To reiterate, unless you’ve witnessed a television with HDMI 2.0 (not likely), you have never seen a “real” signal higher than 60Hz. It’s always been simulated, and it’s always been less pleasant than native frequencies (24 for film, 30 for most TV, 60 for some sports [depending on the network] and soap operas).

  • Unwittingnemesis

    The proper viewing distance of a 55″ 4K television is less than three feet. It would offer exactly no benefits over a 1080p set in a living room. No one needs this except someone who wants an absolutely enormous PC monitor (yes, please). Of course, the set likely lacks HDMI 2.0, which you (and your GPUs) require if you desire more than 30 Hz (so, in reality, this is really a 30 Hz television, for all intents and purposes).

    Takeaways: a 55″ 4K is way to small to offer anything over a 55″ 1080P set in a living room (unless you sit a few feet from it…no one actually does that), and the only thing you should be looking for when buying a 4K set is HDMI 2.0. Not confirmed? Don’t buy it. It will be obsolete by next year.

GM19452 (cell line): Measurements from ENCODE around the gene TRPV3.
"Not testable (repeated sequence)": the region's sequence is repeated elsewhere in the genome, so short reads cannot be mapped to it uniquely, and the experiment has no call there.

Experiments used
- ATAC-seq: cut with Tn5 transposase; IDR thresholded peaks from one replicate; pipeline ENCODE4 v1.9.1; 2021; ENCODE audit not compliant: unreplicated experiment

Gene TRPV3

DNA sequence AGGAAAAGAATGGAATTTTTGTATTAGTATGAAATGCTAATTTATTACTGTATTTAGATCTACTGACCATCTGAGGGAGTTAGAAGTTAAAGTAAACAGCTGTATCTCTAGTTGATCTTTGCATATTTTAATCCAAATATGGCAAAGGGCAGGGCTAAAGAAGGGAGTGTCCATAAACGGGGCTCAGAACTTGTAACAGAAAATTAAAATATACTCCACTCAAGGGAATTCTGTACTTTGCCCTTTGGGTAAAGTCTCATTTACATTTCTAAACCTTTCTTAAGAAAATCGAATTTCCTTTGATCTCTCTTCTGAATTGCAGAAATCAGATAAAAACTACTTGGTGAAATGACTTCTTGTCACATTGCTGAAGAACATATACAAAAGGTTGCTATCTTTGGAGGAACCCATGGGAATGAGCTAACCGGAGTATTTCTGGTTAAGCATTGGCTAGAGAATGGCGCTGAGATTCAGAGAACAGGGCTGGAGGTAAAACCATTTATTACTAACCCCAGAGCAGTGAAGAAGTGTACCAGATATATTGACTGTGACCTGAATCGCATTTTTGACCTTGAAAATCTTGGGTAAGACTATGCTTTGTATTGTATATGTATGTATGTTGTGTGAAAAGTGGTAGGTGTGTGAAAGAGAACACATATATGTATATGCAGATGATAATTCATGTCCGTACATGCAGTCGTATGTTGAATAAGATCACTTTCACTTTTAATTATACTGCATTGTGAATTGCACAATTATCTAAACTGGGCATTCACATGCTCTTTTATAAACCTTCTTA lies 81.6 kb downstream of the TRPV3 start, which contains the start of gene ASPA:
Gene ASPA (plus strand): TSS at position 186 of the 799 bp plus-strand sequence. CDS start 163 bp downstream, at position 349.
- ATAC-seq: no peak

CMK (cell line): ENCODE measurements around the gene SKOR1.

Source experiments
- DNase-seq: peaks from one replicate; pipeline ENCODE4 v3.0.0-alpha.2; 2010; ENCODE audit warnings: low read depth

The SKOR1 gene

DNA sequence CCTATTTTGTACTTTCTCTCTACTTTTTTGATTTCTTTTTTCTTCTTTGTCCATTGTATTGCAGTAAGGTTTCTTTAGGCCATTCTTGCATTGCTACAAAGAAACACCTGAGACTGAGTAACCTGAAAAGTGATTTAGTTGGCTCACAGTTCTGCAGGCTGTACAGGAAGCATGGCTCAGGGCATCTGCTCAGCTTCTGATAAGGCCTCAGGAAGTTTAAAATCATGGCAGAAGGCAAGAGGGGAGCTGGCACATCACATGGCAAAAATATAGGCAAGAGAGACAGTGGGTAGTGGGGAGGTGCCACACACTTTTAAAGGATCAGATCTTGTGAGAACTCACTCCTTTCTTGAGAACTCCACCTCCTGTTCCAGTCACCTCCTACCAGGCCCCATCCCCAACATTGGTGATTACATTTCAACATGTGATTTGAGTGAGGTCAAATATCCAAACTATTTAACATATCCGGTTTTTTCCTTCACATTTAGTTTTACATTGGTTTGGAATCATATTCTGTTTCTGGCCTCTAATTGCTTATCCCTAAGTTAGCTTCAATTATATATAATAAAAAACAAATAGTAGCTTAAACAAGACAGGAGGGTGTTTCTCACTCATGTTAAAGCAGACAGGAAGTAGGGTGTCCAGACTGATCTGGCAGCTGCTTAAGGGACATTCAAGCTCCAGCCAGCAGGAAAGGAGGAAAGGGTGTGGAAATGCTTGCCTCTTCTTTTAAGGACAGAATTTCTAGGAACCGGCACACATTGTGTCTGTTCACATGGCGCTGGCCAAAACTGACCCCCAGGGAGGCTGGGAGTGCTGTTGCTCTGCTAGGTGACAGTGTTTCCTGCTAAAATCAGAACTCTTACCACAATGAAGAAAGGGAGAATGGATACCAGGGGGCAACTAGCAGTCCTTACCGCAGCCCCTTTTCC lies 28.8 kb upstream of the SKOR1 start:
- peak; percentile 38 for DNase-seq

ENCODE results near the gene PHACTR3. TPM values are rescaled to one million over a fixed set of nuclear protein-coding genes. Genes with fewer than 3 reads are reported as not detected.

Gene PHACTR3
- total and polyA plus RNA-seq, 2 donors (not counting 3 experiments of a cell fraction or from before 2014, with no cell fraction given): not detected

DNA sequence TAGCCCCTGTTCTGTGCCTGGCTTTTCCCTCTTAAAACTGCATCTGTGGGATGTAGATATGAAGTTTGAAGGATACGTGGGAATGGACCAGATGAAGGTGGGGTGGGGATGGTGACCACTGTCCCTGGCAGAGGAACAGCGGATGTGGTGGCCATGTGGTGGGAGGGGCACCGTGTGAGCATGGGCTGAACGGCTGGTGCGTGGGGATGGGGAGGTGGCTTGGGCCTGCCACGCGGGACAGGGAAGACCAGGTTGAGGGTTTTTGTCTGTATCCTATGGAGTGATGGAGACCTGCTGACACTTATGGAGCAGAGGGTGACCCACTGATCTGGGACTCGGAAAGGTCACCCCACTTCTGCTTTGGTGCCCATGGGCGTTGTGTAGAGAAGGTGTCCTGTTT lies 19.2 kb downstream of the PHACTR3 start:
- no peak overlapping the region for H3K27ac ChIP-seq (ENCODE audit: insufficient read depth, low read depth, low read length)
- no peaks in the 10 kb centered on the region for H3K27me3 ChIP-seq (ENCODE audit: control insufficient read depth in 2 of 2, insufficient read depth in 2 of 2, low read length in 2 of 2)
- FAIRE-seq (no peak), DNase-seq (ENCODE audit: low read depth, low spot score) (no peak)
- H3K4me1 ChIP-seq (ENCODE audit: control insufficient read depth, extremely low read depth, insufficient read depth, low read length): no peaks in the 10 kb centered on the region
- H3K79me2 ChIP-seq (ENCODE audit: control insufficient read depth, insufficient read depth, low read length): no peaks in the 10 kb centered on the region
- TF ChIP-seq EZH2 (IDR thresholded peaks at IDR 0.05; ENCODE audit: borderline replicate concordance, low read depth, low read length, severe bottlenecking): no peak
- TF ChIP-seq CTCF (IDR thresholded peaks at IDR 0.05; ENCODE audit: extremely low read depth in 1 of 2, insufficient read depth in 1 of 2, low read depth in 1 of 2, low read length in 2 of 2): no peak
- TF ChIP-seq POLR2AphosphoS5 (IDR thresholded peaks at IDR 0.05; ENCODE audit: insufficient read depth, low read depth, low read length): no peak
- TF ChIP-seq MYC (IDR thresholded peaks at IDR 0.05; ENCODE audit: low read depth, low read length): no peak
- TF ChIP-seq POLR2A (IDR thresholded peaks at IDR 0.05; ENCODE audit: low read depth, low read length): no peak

• Batman

      not true, a 55 inch, distance should be about 4 feet based on its height, AND you have it backwards because you are sitting closer the difference is visible, its when you are further away the lines get blurred, close to a 1080 you are you will see graininess

      • Troll21

        Not on a 4k tv, go to best buy and try it yourself. Just did it today and was three feet away and the picture was awesome. I had to walk 8 feet away from the tv before I couldn’t see the pixels anymore on the 1080p.


      I have this TV and the box says HDMI 2.0 right on it.

  • Ron M.

    As a general rule, if what you’re watching involves seeing real peoples’ faces as they talk, disable the higher refresh rate so they don’t look like creepy dolls (also known as the “soap opera effect”). If what you’re watching involves seeing real people run into each other (sports), or fake people attacking each other in an artificial environment (video games), keep the higher refresh rate mode turned on (though set to “low” or “medium” if given the option, because the most zealous motion modes can still make the picture look unreal).